What happens when Deadpool is queer? A door opens. The character stays much the same, but absent the harm he otherwise does. Homophobes lose and everyone else wins.
Just look to Steve Orlando’s Midnighter for an example of normalized queerness in superhero comics.
What do creators and editors get from these hastily drawn lines? These reminders to queer fans that though they opened the door to you, it doesn’t mean you can have a seat? These “don’t be too hasty” explanations that remind readers of who’s in charge? Control and comfort. A sense that diverse representation happens on their terms and at their leisure.
Marvel Comics and associated work-for-hire creators have a vested interest in tidying up their intellectual property in socially conservative packaging–that’s how popcorn movies get made. Think of how the two Avengers films boil down complexity to a lowest common denominator soup of one woman, several archetypal men, much punching. This manifests not just in the texts but in the narrative around them. Clarifying statement: Black Widow very upset she can’t have a baby. CBR column: Hercules definitely not queer. Reminder: Sam Wilson not upset about white privilege; just happy to be here.
Whatever the intent of Marvel’s many waves of diversification efforts, the company’s overall output is guided by regression to the mean. Clock it: there is a consistent pattern of introducing new! diverse! characters! who are killed off, sidelined and variously marginalized soon after; there is a consistent pattern of queer characters and characters of colour being assimilated, any anger or discomfit doused by celebratory drinks. They’re one of us now! Just like us now! With some minor, superficial, not important differences, they are us now! Melting pot activate–all acknowledgment of systemic oppression sinks down and dissolves. And look, so much representation: those black characters off to the side and in the background; that one Muslim character who gets her own book; that sweet queer couple who hasn’t been in a story since the 00s.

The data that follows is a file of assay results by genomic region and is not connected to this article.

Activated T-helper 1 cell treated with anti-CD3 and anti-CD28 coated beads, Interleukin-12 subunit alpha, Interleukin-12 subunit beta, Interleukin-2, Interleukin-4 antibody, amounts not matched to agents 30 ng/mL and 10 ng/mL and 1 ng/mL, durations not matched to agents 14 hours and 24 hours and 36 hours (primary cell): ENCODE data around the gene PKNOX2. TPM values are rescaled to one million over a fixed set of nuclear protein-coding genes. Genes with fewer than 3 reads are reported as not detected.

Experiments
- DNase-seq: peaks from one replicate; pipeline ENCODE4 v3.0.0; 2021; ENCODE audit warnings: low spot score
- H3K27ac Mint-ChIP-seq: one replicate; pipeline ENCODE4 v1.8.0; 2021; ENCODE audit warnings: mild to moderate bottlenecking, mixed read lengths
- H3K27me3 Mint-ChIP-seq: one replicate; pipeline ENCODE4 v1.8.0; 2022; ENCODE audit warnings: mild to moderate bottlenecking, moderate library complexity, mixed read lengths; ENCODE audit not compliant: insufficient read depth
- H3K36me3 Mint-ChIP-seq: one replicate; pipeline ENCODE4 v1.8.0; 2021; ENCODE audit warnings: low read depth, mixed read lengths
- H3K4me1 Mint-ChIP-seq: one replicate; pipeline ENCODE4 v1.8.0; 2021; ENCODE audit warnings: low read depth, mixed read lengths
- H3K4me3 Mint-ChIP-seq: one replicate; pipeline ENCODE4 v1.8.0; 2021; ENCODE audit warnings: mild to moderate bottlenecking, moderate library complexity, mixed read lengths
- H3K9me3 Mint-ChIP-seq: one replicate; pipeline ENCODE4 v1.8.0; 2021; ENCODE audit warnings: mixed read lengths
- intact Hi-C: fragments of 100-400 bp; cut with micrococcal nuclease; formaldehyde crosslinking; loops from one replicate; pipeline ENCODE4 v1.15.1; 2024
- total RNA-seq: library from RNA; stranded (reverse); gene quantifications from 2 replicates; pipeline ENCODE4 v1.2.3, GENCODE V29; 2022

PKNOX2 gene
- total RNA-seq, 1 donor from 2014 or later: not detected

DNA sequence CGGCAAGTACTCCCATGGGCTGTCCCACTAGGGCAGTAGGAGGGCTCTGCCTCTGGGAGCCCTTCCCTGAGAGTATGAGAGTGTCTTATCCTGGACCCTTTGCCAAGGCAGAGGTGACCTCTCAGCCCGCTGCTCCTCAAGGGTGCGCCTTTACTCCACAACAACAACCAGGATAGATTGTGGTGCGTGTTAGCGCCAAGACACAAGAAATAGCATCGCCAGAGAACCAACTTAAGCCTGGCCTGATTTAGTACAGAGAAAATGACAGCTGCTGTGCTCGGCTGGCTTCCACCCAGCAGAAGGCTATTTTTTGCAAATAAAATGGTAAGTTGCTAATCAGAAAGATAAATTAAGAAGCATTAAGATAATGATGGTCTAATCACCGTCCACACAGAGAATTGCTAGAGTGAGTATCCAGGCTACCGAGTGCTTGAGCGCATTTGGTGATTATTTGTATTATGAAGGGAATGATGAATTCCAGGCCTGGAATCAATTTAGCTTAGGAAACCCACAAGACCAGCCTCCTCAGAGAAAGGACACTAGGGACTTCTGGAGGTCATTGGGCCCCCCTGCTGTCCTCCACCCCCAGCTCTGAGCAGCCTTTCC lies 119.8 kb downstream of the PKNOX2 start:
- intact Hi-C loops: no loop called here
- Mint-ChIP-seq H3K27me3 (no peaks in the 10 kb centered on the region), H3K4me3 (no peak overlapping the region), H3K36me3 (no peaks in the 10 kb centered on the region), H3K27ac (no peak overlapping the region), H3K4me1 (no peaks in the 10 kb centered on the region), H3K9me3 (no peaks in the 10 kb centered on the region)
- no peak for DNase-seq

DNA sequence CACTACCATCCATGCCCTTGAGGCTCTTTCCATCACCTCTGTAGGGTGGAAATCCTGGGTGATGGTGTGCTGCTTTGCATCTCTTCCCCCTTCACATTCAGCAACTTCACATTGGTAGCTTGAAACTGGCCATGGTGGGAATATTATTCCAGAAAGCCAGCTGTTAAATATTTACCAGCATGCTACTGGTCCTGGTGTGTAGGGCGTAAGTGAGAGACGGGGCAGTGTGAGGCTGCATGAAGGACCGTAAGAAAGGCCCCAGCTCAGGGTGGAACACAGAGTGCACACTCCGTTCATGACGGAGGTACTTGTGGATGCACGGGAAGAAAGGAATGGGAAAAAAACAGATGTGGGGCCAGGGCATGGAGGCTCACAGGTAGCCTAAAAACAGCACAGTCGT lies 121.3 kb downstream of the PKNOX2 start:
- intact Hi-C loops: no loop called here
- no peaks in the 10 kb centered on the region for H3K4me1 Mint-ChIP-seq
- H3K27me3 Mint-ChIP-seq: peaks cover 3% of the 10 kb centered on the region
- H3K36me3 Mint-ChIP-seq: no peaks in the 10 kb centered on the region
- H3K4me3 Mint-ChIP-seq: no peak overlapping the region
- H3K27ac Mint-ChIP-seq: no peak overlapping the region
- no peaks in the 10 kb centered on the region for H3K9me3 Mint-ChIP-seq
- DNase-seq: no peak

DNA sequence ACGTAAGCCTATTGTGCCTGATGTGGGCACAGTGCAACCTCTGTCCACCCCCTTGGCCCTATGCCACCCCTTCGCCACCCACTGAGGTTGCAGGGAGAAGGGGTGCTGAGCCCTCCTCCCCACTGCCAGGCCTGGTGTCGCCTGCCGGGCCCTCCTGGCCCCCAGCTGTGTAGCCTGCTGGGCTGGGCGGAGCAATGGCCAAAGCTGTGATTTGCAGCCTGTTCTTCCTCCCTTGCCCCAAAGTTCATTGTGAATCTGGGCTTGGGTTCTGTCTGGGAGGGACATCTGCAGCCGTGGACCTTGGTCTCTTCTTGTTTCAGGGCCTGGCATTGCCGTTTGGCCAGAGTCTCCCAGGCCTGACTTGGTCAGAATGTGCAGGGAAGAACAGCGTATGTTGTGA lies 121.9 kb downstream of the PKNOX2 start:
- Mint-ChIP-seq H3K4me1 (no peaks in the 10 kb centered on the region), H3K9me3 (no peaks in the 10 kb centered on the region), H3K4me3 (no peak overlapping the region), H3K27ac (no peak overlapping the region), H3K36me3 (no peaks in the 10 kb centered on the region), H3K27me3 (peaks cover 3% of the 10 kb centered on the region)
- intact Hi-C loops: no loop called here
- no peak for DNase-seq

Take a knee, Marvel Comics. Imagine with me now, what it’s like to be a queer Marvel fan. All your favs are written by straight people. Often they exist to make other characters feel uncomfortable, to be the butt of a joke, or to make a political point. Sometimes they disappear for months and years on end. Often their creators remind you that they weren’t originally queer, but I mean, I guess it’s ok if they’re queer now. (Harrumph.) Just as often creators remind you that they did you a favour by creating them, so any problematic elements in their stories, well, you’ll just have to live with them. And then, there are the creators who remind you that REAL Shatterstar is asexual, not gay, that REAL Deadpool is “crazy” not queer, that REAL Catwoman is straight, bored, and waiting for Bruce. Imagine what it’s like to be deeply invested in characters that may, some month, just vanish, or worse, be straight-washed back into respectability.
With the Deadpool movie ever closer to release, expect to see more assertions of Deadpool’s straightness. It’s just how these things go.